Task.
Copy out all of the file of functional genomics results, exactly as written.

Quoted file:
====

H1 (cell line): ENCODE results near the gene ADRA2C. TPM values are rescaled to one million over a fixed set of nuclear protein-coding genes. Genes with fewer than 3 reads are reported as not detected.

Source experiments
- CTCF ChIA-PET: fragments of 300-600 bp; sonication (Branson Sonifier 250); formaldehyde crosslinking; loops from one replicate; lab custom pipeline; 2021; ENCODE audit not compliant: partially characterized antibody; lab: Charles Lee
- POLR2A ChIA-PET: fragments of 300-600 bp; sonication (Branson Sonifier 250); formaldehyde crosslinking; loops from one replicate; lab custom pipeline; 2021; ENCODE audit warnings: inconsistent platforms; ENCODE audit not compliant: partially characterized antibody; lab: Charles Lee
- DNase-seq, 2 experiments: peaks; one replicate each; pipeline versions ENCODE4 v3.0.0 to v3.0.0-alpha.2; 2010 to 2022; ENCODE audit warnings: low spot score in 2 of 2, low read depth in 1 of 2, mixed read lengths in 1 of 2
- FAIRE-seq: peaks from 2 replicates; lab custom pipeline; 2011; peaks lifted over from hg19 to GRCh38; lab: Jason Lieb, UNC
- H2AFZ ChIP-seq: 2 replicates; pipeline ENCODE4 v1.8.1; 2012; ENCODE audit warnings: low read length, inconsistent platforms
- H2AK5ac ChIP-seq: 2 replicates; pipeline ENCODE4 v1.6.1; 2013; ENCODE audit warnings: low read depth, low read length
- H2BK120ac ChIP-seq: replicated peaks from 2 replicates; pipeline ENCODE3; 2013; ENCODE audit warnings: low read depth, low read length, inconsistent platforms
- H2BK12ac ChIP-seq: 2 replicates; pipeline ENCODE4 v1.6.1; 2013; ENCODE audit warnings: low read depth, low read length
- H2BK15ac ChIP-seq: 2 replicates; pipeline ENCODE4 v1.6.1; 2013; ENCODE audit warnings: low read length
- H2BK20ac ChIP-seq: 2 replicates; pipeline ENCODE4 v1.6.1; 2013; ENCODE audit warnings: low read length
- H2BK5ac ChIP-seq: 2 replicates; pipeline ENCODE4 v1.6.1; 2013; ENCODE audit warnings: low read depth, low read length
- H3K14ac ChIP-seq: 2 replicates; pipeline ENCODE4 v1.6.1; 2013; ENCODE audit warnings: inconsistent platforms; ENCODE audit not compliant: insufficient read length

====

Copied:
H1 (cell line): ENCODE results near the gene ADRA2C. TPM values are rescaled to one million over a fixed set of nuclear protein-coding genes. Genes with fewer than 3 reads are reported as not detected.

Source experiments
- CTCF ChIA-PET: fragments of 300-600 bp; sonication (Branson Sonifier 250); formaldehyde crosslinking; loops from one replicate; lab custom pipeline; 2021; ENCODE audit not compliant: partially characterized antibody; lab: Charles Lee
- POLR2A ChIA-PET: fragments of 300-600 bp; sonication (Branson Sonifier 250); formaldehyde crosslinking; loops from one replicate; lab custom pipeline; 2021; ENCODE audit warnings: inconsistent platforms; ENCODE audit not compliant: partially characterized antibody; lab: Charles Lee
- DNase-seq, 2 experiments: peaks; one replicate each; pipeline versions ENCODE4 v3.0.0 to v3.0.0-alpha.2; 2010 to 2022; ENCODE audit warnings: low spot score in 2 of 2, low read depth in 1 of 2, mixed read lengths in 1 of 2
- FAIRE-seq: peaks from 2 replicates; lab custom pipeline; 2011; peaks lifted over from hg19 to GRCh38; lab: Jason Lieb, UNC
- H2AFZ ChIP-seq: 2 replicates; pipeline ENCODE4 v1.8.1; 2012; ENCODE audit warnings: low read length, inconsistent platforms
- H2AK5ac ChIP-seq: 2 replicates; pipeline ENCODE4 v1.6.1; 2013; ENCODE audit warnings: low read depth, low read length
- H2BK120ac ChIP-seq: replicated peaks from 2 replicates; pipeline ENCODE3; 2013; ENCODE audit warnings: low read depth, low read length, inconsistent platforms
- H2BK12ac ChIP-seq: 2 replicates; pipeline ENCODE4 v1.6.1; 2013; ENCODE audit warnings: low read depth, low read length
- H2BK15ac ChIP-seq: 2 replicates; pipeline ENCODE4 v1.6.1; 2013; ENCODE audit warnings: low read length
- H2BK20ac ChIP-seq: 2 replicates; pipeline ENCODE4 v1.6.1; 2013; ENCODE audit warnings: low read length
- H2BK5ac ChIP-seq: 2 replicates; pipeline ENCODE4 v1.6.1; 2013; ENCODE audit warnings: low read depth, low read length
- H3K14ac ChIP-seq: 2 replicates; pipeline ENCODE4 v1.6.1; 2013; ENCODE audit warnings: inconsistent platforms; ENCODE audit not compliant: insufficient read length